Law Society Journal June 2010
Legal publisher Smokeball is advertising big, and forging ahead. LSJ finds out why, and speaks to three practitioners who provide the content.
The numbers around Smokeball are impressive: in March, 1,350 new people registered with the online publisher, an offshoot of LEAP Legal Software, which caters for small practices that cannot afford to buy more traditional legal publications, and provides legal practice guides and precedents written by practising solicitors and barristers.
With more than 15,000 registrants altogether, since its start-up in 2008, general manager Jane Oxley says it’s “expanding quite quickly”.
“It’s coming at legal publishing from a different angle – because it’s all online, it’s much cheaper and there are more and more publications all the time.”
At last count, there were 135 practice guides on offer, written by 19 authors.
The publications – which cover most areas of the law – are, Oxley says, affordable, practice-based rather than academic, and accessible, starting at only $90 initially and with small fees for updates.
Another attraction, which brings huge amounts of traffic and goodwill, is that they offer free legal forms, at last count 9,628.
Smokeball’s authors receive 50 per cent of the revenue generated by their publications, and, Oxley says, it offers great opportunities for lawyers to cement their place as knowledge leaders in their chosen area of law.
When the GFC came along, Kalde & Associates Commercial Lawyers, like many other firms, downsized and laid off some staff.
Still, principal Eric Kalde had more free time than before, and writing for Smokeball seemed like a good idea.
“In the months that followed, I got busy pulling together my collection of legal documents, drawing them together with a narrative on how to use them. I included tips and tricks I learned from experience. I had amassed a rather large collection of precedents over the years, and sent my first batch off in an email attachment to Smokeball, fingers crossed.”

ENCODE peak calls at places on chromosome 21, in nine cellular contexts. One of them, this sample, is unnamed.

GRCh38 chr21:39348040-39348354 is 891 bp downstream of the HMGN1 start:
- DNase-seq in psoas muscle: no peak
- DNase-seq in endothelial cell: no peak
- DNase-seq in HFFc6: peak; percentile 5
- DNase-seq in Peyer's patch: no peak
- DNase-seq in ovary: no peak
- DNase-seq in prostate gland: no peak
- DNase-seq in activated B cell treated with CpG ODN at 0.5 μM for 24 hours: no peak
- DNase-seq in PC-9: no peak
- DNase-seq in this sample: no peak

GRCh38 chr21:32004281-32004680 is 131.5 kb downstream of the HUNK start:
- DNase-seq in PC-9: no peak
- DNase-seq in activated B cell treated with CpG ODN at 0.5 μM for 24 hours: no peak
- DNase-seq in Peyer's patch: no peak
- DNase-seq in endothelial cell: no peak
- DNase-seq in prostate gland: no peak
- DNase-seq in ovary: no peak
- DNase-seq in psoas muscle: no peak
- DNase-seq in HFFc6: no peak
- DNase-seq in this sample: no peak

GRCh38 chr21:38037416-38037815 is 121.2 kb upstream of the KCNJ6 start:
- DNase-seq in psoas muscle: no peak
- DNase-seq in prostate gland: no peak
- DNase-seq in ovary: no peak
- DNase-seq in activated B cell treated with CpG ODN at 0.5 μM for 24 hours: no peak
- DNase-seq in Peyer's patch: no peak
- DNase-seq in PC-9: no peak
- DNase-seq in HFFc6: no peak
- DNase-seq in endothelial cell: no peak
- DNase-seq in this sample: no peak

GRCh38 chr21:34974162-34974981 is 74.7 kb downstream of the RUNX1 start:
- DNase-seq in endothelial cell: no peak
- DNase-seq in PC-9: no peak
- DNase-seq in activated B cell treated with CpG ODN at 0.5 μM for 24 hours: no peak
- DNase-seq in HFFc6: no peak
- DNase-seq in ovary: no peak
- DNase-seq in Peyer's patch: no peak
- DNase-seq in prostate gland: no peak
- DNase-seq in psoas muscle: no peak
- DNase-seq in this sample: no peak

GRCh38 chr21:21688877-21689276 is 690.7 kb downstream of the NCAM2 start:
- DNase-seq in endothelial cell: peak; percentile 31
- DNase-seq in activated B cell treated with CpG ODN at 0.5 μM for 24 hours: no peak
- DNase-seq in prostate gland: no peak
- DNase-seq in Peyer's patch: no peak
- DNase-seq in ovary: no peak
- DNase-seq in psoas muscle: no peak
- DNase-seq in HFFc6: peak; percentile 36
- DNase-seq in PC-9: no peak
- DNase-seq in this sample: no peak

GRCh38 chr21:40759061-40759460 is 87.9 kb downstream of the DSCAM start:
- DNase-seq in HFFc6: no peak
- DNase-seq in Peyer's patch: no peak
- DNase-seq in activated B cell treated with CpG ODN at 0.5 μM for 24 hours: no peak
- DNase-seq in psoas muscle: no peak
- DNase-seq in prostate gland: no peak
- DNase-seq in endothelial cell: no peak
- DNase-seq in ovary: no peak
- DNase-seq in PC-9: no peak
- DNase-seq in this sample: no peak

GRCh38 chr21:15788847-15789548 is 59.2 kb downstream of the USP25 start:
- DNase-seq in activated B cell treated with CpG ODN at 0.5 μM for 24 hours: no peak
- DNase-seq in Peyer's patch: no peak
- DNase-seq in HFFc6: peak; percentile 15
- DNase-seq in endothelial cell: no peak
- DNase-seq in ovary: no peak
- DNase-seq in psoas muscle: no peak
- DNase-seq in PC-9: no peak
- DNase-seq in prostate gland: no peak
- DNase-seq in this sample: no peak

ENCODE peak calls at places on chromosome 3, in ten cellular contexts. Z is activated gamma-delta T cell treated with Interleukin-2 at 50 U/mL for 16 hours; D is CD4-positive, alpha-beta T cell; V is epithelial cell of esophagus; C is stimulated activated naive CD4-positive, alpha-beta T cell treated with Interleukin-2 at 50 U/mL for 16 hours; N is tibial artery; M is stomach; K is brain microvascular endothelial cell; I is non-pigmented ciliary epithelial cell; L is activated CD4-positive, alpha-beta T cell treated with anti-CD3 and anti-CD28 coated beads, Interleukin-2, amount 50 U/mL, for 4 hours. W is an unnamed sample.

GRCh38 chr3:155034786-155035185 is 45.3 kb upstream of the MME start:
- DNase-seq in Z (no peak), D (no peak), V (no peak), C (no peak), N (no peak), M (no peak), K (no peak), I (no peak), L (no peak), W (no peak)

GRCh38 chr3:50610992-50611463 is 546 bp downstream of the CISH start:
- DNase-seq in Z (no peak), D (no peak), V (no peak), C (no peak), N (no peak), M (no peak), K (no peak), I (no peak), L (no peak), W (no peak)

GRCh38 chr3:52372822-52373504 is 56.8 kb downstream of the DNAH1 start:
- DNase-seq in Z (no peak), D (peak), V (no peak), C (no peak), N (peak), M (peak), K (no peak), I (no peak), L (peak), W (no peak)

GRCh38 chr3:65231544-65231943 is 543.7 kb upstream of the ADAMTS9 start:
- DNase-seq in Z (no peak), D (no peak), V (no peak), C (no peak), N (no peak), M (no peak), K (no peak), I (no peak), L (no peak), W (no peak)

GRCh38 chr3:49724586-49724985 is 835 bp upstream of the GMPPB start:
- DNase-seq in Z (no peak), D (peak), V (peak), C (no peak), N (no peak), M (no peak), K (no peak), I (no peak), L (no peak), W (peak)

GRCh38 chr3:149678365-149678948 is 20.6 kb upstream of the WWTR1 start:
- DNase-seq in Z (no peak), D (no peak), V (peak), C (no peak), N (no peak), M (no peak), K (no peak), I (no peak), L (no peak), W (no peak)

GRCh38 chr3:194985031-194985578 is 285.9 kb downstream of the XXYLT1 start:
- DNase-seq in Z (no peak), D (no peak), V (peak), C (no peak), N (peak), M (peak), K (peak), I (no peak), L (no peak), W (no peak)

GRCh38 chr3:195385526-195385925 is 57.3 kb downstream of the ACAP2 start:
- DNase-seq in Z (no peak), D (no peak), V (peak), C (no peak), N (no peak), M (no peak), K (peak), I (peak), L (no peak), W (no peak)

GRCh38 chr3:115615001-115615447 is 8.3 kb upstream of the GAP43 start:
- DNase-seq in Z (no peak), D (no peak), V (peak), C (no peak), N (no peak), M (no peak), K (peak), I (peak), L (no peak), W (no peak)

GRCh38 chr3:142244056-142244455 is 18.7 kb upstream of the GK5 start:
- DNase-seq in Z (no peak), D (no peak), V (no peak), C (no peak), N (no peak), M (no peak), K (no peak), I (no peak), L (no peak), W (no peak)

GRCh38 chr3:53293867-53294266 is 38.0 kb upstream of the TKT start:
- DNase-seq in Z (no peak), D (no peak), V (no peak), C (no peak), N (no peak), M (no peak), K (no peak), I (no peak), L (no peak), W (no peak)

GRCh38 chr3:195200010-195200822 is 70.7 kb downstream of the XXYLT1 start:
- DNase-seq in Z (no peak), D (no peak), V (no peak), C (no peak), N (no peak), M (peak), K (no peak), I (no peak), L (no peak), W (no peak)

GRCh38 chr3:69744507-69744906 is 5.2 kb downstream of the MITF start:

Lawyers, he knew, could be a tough audience, so he was thrilled when he received a call from Smokeball to say sales were good. The customer feedback, too, was useful and constructive.
Kalde, who has just submitted a practice guide on commercial leasing to Smokeball, also enjoys the camaraderie with other writers who all gathered for an end-of-year dinner last year. Aside from the extra income, he feels it has raised his professional profile.
“I’ve actually had a couple of referrals from other lawyers through it. I understand mine have been quite popular. But it is a fair amount of work. I can’t say I’d be quitting my legal practice … ”
Where it is most useful, he says, is for a practitioner, for example, who generally does commercial work and needs to do something specific such as a shareholders’ agreement. Smokeball, Kalde said, could set you up not to deal only with that client, but with further cases in that realm. Someone purchasing a shareholder agreement might get three or four different versions.
Kalde points out that there is a difference between precedents and expertise. Using a precedent properly takes expertise. “I’ve had a couple of calls from members of the general public looking to create a legal document. They realise fairly early on that what they need is the expertise, not the precedent.”
Cornering the market
Anthony Jucha wants to corner the market for precedents for in-house lawyers. His work has only been online a few weeks, but, he says, he has made some money already. He also likes the idea of selling his intellectual property, as opposed to time.
That’s not to say, however, that drafting precedents is for the fainthearted. The first batch took him between 100 and 200 hours – and, he says, after that initial spurt he will spend five or ten hours a month “tending” to them. “It takes a lot of work and time, ” he says. “But if you don’t do it properly, it will end in disputes.”